As the new year nears, everyone is in preparation mode. Spring cleaning cannot wait until spring. One must go into the new year with great preparation. I saw my neighbor out scrubbing his window screens today. My windows could use a bit of attention too ... but maybe I had better begin on a quilted gift for the Women's Conference speaker ... just a month away ... and unlike the doll quilt, there is a deadline.

Monday, December 23, 2013

December book club block is finished.

Considering all the trouble I had drafting this feathered star for a twelve inch block, I am satisfied... and a little surprised at how nicely all those little pieces went together. Yes, fabric is forgiving.

I considered doing some applique in the corners, but I think I like it as is.

If you read "The Christmas Quilt" by Jennifer Chiaverini, you will understand the significance of the eight-pointed star with red tips, and the feather star block. It is a fairly easy read, since I have managed to finish it within the month. My copy was sent me by my elder son and also includes "The New Year's Quilt" which I have almost finished. I am enjoying the Quilter's Book Club reads and some day may even have a reading quilt to snuggle in.

Yesterday was "mochi pounding" with the Scouts. Every year the Japanese Scouts invite our group to their Taito group 4 event.

Rice is steamed and then pounded in these "usu", mortars made from tree trunks. The sticky paste then goes into delicious soup or is eaten with an assortment of garnishes such as seaweed or bean paste.
The American scouts take Christmas cookies to share and we enjoy the cultural exchange, We even get some mochi to take home and we enjoyed some with our breakfast soup.

 There is a bit of seasonal entertainment on the temple stairs.

There was singing (I led one song ... repeat-after-me ... with lots of motions), and some presentations and speeches.

Many members of my Cub Pack travel over the holidays so we bring in other packs from the Tokyo Zone to share the festivities.

I don't remember how long ago we began this activity, but probably from the beginning of the current emperor's reign, 25 years ago, as this event is held on the emperor's birthday which is a national holiday.

The first three scouters in this picture and the lady just left of me have been my friends for all those years. The young man with arms folded is my Committee Chairman and assistant Cubmaster and the reason I still survive as a leader at all.

One benefit of the long ride there and back was time to finish the next bit of Gala quilt homework.

Too bad I only had eight blocks to complete. Other members of the group also took blocks to work on and this is all I could gather up. They look a bit washed out on the sunny floor of my greenhouse bedroom.

The turkey has flown in the door. Several church services await my singing, and tomorrow promises to be a busy day with family and friends'

Here's wishing a Blessed Christmas to my blogging friends.

Sunday, December 22, 2013

Where did the week go?

I had promised my little assistant that this weekend, we would make Christmas cookies.

She arrived Friday evening and, after dinner, we mixed up the cookie dough to chill overnight and she dressed the dolls in their nightwear so they could get a good sleep and be ready to enjoy the Saturday activity.

Since my kitchen is really too tight a fit for more than one person at a time, after breakfast we cleared the dining room table to make enough room for our cookie factory.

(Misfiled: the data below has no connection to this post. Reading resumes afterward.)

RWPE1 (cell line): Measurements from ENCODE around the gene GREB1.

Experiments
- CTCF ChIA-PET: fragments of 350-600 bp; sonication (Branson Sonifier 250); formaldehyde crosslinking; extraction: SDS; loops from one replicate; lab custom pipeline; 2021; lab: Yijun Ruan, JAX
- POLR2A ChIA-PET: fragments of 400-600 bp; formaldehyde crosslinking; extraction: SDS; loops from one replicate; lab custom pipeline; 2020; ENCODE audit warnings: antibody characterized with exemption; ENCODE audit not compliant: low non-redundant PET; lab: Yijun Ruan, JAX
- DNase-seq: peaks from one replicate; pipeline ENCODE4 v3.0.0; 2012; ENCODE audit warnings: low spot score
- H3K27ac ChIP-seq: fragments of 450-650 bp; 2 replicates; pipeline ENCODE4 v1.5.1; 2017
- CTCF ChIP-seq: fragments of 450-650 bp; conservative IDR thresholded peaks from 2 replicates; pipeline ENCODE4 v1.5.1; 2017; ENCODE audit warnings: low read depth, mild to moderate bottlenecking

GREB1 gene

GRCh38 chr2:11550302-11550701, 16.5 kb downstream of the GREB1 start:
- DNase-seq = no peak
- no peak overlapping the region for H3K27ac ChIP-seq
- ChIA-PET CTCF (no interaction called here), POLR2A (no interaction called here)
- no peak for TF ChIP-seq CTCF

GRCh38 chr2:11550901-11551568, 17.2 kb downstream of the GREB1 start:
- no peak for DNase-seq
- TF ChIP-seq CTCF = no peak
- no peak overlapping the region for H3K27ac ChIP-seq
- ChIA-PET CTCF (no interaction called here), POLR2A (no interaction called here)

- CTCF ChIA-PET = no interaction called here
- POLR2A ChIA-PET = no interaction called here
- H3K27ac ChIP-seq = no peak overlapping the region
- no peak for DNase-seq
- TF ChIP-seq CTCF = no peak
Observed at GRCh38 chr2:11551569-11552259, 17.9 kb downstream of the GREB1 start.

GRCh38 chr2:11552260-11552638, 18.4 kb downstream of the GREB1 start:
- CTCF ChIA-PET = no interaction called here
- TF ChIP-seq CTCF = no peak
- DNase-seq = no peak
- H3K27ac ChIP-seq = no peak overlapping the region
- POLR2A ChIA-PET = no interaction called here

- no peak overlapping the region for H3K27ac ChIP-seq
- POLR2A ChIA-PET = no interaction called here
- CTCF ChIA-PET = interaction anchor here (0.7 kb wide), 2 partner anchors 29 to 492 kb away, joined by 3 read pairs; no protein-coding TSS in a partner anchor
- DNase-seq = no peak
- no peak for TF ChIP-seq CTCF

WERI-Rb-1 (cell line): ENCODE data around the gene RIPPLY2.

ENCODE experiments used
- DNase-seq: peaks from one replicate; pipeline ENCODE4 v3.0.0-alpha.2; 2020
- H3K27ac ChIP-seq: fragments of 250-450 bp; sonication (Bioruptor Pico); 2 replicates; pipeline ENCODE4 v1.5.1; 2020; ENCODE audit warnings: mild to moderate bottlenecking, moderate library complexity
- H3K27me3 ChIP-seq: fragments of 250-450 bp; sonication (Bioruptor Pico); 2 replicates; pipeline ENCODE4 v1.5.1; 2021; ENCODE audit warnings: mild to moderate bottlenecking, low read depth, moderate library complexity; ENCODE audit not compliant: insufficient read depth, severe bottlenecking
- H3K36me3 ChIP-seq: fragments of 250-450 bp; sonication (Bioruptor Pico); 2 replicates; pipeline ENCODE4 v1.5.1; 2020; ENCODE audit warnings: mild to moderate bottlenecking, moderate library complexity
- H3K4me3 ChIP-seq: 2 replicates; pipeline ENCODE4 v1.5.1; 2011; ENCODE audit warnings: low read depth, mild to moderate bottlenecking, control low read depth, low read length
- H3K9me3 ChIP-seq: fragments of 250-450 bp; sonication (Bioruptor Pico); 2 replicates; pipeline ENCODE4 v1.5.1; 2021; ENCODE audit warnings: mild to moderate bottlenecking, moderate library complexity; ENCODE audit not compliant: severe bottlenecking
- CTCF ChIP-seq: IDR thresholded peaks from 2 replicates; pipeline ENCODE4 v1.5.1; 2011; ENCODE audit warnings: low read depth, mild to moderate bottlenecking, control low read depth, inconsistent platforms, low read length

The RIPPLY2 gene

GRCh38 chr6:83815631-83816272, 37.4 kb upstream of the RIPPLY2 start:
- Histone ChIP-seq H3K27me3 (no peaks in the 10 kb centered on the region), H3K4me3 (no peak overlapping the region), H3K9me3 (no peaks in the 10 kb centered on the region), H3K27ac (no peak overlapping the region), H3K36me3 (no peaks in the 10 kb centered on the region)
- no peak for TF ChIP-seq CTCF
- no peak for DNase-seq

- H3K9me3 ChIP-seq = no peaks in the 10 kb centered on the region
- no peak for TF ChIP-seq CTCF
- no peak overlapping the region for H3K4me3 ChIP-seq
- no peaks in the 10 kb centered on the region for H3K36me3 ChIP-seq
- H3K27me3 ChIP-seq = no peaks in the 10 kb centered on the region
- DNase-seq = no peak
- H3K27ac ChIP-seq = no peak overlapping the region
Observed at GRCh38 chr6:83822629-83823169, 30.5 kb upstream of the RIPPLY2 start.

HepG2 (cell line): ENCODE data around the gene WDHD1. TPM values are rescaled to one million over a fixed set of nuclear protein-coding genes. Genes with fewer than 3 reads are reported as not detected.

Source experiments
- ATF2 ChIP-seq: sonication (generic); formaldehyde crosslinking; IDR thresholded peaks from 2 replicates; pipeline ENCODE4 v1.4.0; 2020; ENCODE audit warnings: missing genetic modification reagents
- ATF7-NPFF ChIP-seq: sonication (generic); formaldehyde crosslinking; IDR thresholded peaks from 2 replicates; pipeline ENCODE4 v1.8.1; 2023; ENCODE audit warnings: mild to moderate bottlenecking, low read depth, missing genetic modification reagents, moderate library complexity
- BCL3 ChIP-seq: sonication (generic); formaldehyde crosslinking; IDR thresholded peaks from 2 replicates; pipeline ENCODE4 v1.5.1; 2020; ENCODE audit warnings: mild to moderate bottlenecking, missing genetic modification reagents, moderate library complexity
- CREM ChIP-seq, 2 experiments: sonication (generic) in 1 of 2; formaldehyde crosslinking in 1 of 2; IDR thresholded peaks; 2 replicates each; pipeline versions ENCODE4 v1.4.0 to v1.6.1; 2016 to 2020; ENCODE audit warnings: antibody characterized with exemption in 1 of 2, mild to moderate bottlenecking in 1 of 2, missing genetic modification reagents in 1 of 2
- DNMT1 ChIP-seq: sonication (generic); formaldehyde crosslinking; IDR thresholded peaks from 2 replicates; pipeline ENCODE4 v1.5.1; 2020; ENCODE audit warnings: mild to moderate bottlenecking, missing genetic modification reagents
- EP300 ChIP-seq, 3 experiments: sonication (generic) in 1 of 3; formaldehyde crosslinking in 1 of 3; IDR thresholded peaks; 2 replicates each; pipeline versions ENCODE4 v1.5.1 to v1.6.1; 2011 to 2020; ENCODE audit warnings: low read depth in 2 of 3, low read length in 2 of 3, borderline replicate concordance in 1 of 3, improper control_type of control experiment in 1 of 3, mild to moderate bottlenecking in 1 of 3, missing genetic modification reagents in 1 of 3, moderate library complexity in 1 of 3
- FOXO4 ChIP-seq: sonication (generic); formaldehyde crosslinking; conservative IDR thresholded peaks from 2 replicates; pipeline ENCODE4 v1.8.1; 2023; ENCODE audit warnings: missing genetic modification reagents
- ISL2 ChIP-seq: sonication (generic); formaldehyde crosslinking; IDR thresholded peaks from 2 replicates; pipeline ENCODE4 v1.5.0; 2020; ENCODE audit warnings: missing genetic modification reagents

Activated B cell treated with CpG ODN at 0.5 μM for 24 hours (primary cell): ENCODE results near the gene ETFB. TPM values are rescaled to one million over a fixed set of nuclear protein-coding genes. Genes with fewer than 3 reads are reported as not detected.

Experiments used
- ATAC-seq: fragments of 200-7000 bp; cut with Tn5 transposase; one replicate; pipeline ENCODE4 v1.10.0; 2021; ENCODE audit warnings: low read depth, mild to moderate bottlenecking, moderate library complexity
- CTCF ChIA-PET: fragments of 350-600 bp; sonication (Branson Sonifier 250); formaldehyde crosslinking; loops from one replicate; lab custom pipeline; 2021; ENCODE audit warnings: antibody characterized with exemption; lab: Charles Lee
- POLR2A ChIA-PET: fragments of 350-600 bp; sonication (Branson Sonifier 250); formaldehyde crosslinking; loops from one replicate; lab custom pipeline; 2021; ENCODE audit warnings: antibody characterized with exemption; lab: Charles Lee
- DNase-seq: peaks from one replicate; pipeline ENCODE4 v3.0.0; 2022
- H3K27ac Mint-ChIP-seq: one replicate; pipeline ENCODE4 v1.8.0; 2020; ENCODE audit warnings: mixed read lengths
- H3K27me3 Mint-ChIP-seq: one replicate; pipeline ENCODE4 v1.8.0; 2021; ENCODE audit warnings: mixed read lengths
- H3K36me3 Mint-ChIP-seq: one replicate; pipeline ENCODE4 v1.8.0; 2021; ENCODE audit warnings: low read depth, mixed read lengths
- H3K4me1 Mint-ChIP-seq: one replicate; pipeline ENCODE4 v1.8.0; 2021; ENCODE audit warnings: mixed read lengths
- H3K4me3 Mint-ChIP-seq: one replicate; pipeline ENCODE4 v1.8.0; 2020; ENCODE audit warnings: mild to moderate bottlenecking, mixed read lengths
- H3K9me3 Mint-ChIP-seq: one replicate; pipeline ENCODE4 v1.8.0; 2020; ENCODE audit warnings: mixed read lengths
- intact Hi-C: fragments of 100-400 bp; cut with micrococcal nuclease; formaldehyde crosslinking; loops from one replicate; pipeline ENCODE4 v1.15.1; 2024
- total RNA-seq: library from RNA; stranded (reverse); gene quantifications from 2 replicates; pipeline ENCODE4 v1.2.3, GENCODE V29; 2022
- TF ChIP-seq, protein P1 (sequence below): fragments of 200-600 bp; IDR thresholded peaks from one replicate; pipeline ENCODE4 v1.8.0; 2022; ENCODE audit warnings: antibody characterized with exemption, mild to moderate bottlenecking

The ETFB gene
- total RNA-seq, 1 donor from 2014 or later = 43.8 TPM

I dug out the box of cookie cutters and Leia looked them over, deciding which ones would be good for the season.

We made "painted cookies". I mixed an egg yolk with food coloring, red, yellow, blue, and since I was all out of green, mixed blue and yellow on the forth cup.

Each color got one paintbrush and the colors were painted on the cookies once I had them cut and on the cookie sheet.

In addition to the painting, there were all kinds of sprinkles to add.

HOWEVER, these were not sprinkled but carefully placed on each cookie.

It is expected that a child can work on a project for about as many minutes as they are years old, but this is the kid who started taking the ornaments off the tree so she could keep doing the trimming.

We made a double recipe so there were cookies for Leia to take home and some for me to take to the Scout activity tomorrow... and a few to keep and eat here.

We actually spent hours decorating cookies and even the very last cookie was given attention down to the last detail.

Yes, I had to paint a few too. After all, I needed some to take tomorrow, and Norie shared some of the rolling and cutting and decorating, or we would have taken all night.

While I was cleaning up, Leia went off to the corner rice shop to take some cookies to that special neighbor.

The cookies were carefully packed for travel, after sampling a few. Leia has friends in her neighborhood to share with too.

Yes, I think there will be enough to share.  See how many she made? Yes, every expertly made cookie in that box!

I'll bet it won't take a fraction of the time it took to make them, for a bunch of Scouts to finish these off!

Today was not all that much quieter. Church choir, caroling in front of the church, and the walk to the bus stop.

This is how the street in front of our church looks during the daytime without the lighting.

The church is just the other side of Louis Vuitton.

And this is who was walking past, enjoying the singing.

Well, I doubt they came for the singing....
Perhaps it was a dog party of some kind because as I was about to put me camera away, along came another group.

 There were a few little dogs but most were huskies. I don't think a dog with so much fur needed all that fancy clothing.